The V-22 Osprey flies like a bird and hovers like a bee.
Furnished with rotors at the end of each wing, the aircraft takes off and lands like a helicopter but relies on its fixed wings to go the distance during flight. For this reason, some consider the Osprey the best of both worlds in aviation — others call it “the widow maker.”
Just a few weeks ago, three Marines died in an Osprey crash during a training exercise in Australia, bringing total fatalities involving the Osprey to over 50. And while there are certainly more dangerous aircraft out there (take the CH-53E helicopter, for example), what’s striking about the Osprey is that since the aircraft became operational in 2007, most of the fatalities involving the aircraft have happened during training exercises, not active operations.
Still, the Osprey isn’t historically reliable when it comes to combat readiness. In fact, the program missed the boat on meeting its reliability rate goals in every year from 2011 to 2021 — despite taking its first flight in 1989. The aircraft didn’t make its combat debut until 2007, having missed deployment to “Bosnia in 1995, Afghanistan in 2001, and Iraq in 2003.” And for good reason — during the testing phase, the aircraft experienced four crashes resulting in 30 fatalities.
Since then, the program has grappled with persistent design flaws, significantly increasing the program’s costs. From 1986 to 2007 alone, the program’s research, development, testing, and evaluation costs ballooned by over 200 percent.
With rotors situated atop wings like tree branches, the Osprey requires serious horsepower to get moving. There are two engines to propel the rotors, lifting the aircraft for vertical takeoff and then thrusting the Osprey forward during flight. So as you can imagine with not one, but two rotors, the Osprey generates excessive wind on the ground.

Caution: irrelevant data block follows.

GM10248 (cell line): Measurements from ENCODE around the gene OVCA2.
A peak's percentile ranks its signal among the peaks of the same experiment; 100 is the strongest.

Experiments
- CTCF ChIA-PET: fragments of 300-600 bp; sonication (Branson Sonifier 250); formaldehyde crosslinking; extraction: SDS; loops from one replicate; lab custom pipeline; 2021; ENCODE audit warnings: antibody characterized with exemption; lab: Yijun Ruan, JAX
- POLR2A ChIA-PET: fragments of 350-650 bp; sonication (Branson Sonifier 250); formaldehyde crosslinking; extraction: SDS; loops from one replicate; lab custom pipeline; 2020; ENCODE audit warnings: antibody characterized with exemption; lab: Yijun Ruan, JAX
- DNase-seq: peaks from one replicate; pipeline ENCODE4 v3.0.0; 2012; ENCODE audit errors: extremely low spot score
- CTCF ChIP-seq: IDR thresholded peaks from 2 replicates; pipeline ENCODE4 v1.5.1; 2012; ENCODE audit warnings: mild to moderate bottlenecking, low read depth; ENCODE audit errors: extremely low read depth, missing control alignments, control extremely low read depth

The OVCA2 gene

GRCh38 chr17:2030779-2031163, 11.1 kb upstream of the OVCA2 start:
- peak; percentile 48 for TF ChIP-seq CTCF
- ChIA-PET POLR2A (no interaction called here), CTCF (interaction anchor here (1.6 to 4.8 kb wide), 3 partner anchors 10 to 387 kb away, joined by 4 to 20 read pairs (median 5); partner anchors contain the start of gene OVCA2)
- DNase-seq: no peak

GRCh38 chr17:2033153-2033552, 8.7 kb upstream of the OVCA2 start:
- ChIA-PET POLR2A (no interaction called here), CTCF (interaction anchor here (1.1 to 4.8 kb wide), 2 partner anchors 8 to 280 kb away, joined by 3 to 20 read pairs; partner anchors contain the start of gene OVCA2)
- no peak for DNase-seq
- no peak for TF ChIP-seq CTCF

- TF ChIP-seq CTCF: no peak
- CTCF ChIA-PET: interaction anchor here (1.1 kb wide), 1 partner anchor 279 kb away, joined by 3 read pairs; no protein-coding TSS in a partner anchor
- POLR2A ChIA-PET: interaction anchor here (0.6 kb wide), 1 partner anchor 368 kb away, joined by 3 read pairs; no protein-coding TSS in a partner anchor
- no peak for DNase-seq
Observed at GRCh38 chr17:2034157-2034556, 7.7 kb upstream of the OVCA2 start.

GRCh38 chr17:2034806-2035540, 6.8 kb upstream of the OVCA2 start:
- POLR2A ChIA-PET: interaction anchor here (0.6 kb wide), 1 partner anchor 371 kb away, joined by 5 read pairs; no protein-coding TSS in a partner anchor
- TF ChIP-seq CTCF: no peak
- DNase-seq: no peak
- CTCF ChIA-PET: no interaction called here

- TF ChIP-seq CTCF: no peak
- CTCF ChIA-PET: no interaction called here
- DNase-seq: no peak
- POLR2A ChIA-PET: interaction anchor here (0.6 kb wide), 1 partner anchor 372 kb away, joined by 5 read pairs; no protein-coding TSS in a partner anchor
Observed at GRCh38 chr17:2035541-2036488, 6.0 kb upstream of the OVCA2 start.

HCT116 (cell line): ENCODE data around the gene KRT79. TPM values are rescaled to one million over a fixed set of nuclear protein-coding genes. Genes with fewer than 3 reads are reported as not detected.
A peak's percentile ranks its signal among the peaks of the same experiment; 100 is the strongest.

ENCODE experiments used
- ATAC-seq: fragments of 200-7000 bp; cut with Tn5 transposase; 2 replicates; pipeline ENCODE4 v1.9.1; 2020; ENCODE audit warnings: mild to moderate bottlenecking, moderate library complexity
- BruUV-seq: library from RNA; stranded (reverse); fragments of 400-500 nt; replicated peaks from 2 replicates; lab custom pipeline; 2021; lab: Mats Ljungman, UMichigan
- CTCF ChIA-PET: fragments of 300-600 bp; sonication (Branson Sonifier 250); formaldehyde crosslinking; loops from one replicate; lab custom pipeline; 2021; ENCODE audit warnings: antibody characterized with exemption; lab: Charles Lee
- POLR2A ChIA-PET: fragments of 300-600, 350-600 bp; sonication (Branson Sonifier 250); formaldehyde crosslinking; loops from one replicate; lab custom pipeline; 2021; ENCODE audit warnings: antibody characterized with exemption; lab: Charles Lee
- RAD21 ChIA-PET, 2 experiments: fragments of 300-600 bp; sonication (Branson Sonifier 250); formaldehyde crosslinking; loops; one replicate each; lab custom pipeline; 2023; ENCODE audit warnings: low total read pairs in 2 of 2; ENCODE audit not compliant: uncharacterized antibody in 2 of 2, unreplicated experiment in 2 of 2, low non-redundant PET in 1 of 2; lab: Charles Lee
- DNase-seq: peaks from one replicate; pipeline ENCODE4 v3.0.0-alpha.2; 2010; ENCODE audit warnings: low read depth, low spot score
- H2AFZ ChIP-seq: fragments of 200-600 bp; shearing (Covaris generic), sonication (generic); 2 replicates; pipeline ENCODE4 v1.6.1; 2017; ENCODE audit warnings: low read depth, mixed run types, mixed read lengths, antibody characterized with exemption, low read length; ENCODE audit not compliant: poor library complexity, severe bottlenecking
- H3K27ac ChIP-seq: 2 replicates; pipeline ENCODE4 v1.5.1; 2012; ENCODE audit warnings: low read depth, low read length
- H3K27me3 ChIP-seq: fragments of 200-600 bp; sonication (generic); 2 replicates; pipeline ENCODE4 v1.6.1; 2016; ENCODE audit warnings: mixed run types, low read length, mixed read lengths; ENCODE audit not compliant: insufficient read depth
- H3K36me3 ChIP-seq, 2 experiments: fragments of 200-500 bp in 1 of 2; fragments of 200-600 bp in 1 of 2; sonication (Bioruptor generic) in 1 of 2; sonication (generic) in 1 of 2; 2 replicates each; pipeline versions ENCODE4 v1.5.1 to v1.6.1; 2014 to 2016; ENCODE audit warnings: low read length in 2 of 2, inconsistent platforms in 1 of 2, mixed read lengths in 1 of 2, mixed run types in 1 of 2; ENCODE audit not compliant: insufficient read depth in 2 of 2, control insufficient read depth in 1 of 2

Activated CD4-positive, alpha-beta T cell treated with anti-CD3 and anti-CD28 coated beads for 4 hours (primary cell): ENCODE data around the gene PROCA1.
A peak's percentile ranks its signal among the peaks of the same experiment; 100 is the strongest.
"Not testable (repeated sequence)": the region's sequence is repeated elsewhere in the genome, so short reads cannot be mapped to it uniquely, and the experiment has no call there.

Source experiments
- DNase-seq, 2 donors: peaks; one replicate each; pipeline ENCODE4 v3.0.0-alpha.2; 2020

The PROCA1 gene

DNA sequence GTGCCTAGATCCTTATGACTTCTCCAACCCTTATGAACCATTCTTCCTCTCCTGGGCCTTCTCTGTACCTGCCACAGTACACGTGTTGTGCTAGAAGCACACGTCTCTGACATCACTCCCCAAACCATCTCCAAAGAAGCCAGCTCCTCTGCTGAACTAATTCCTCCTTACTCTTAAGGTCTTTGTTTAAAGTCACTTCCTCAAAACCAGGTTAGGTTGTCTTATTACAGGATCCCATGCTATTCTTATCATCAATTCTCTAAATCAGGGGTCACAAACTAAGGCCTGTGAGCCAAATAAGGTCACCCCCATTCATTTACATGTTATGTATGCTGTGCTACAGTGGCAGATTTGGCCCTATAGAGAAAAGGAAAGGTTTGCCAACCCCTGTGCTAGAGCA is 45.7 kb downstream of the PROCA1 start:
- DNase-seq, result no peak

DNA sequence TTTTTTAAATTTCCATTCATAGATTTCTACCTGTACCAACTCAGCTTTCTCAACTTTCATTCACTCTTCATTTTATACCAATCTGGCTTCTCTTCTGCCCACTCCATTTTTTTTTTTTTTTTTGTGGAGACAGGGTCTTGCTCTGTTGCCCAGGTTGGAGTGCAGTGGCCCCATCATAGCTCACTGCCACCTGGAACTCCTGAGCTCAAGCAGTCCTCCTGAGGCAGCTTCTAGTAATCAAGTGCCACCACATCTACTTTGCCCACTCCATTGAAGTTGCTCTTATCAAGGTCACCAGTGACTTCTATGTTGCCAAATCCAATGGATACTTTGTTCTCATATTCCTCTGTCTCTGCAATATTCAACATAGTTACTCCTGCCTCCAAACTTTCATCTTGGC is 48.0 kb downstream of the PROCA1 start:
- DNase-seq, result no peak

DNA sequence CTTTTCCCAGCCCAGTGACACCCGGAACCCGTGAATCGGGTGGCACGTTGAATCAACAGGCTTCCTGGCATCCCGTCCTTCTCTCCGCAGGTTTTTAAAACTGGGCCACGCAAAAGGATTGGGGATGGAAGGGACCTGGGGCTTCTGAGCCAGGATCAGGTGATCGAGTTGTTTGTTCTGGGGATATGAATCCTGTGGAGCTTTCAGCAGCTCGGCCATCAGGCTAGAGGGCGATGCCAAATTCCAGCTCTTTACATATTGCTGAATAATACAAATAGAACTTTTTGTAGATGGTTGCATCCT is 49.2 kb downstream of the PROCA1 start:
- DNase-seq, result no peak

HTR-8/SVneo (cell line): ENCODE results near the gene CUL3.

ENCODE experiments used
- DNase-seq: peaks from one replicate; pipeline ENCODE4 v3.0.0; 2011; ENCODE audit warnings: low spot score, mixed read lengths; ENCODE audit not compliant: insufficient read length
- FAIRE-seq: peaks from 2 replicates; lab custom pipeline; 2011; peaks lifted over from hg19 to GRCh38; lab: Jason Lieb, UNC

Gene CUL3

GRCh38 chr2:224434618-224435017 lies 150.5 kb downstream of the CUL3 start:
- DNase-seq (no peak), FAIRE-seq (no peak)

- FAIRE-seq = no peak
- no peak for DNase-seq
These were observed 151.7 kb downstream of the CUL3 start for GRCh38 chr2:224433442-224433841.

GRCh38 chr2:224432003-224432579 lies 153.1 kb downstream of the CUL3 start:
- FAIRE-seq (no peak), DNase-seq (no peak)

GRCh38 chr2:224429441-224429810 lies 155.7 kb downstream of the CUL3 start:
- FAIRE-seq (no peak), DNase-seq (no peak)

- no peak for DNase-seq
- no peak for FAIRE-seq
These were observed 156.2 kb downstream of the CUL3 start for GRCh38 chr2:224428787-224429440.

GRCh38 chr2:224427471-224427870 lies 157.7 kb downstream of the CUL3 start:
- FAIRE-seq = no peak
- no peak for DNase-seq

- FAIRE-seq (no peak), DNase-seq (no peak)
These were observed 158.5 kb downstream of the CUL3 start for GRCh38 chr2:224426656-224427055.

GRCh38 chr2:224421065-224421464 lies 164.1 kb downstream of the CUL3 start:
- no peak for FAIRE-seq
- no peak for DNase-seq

Its rotor downwash proved problematic in Iraq, during the Osprey’s first deployment in 2007. In a desert environment, the pilots couldn’t see anything! The Marine Corps ended up tasking CH-53E pilots with scouting out landing zones for the Ospreys — largely defeating the purpose of a helicopter/airplane hybrid.
The issue of the Osprey’s rotor blast persists. Not only does it impair pilot visibility, but it literally kicks soil into the aircraft’s engines. In 2019, the Department of Defense Inspector General (IG) reported that the Osprey remains at risk of engine failure. Over nine years of attempts to redesign the Navy version of the aircraft and to prevent engine ingestion of natural materials have failed. The IG went so far as to state that redesign may not even “correct long-standing problems with the V-22.”
Besides the risks associated with the Osprey’s rotor blast, the aircraft struggles with a troublesome gearbox. The faulty device can cause the engine clutch to slip, which unintentionally disengages one of the aircraft’s proprotors — dually functioning as a rotor and propellor. A malfunctioning proprotor (even if only disengaged for a matter of moments) sends a lurch through the aircraft, throwing it off balance and causing it to nosedive.